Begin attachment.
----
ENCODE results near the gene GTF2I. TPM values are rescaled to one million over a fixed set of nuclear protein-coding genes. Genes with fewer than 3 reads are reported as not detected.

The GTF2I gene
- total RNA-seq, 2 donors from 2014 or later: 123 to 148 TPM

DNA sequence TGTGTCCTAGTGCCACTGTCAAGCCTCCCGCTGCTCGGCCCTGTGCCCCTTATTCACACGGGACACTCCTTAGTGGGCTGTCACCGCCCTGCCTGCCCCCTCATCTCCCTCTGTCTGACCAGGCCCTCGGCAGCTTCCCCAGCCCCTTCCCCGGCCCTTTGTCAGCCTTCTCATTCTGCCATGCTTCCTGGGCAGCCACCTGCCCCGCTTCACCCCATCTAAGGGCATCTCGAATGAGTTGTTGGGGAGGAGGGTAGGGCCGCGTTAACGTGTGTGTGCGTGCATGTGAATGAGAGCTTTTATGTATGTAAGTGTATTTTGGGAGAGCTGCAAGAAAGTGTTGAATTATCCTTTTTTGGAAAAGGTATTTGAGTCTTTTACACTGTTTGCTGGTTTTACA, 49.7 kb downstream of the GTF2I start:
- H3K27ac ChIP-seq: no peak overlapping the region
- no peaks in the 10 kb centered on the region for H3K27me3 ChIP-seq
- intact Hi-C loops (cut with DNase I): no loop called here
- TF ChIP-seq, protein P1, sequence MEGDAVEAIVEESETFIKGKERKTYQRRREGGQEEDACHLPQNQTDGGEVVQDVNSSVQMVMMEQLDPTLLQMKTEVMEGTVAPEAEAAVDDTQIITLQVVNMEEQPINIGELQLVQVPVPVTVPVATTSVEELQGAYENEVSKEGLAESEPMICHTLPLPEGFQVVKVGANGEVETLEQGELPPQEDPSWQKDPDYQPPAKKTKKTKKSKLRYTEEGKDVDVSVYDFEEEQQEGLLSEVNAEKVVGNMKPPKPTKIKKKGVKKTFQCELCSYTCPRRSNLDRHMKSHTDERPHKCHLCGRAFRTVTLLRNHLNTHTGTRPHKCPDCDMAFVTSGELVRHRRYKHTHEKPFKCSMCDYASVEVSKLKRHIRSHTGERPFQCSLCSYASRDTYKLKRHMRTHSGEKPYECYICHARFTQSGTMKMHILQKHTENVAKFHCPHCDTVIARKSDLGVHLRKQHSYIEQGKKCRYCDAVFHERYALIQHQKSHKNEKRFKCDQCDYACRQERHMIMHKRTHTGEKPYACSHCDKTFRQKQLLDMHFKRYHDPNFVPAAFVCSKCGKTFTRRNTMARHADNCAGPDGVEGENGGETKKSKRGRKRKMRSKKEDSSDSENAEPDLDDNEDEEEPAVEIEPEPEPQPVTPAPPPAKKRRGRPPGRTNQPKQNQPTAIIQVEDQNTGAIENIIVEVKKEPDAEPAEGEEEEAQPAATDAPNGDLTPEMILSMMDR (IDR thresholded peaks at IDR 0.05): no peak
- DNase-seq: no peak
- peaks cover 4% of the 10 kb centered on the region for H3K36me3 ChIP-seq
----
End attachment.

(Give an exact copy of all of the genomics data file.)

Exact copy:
ENCODE results near the gene GTF2I. TPM values are rescaled to one million over a fixed set of nuclear protein-coding genes. Genes with fewer than 3 reads are reported as not detected.

The GTF2I gene
- total RNA-seq, 2 donors from 2014 or later: 123 to 148 TPM

DNA sequence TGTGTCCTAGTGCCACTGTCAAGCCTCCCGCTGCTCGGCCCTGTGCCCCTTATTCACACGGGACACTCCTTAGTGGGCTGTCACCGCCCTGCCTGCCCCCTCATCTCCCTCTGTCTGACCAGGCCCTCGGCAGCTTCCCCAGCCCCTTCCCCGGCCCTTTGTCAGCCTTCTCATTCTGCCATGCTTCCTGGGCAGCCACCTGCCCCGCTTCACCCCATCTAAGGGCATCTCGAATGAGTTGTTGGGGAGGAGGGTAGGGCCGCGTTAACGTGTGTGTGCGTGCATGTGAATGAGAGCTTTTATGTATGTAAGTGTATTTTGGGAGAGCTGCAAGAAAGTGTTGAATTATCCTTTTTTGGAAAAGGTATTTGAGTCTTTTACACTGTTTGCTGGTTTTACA, 49.7 kb downstream of the GTF2I start:
- H3K27ac ChIP-seq: no peak overlapping the region
- no peaks in the 10 kb centered on the region for H3K27me3 ChIP-seq
- intact Hi-C loops (cut with DNase I): no loop called here
- TF ChIP-seq, protein P1, sequence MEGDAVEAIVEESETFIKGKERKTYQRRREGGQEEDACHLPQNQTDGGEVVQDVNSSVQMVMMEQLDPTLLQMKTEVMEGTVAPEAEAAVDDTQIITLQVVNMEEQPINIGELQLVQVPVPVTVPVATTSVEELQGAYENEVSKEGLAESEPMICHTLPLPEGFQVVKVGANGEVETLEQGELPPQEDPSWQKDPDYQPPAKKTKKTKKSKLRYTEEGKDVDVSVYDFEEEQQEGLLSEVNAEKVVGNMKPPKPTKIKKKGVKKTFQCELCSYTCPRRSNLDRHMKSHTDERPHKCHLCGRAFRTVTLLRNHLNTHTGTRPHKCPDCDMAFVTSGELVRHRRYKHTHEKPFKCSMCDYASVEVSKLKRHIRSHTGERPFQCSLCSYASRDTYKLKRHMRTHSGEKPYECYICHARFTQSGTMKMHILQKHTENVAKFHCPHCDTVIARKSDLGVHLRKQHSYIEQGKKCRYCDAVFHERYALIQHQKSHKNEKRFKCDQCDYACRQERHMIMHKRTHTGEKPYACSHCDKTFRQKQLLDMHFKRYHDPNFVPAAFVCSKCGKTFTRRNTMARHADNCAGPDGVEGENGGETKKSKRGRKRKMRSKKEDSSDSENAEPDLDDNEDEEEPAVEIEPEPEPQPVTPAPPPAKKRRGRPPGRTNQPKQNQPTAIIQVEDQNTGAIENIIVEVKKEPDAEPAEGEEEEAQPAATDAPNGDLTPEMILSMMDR (IDR thresholded peaks at IDR 0.05): no peak
- DNase-seq: no peak
- peaks cover 4% of the 10 kb centered on the region for H3K36me3 ChIP-seq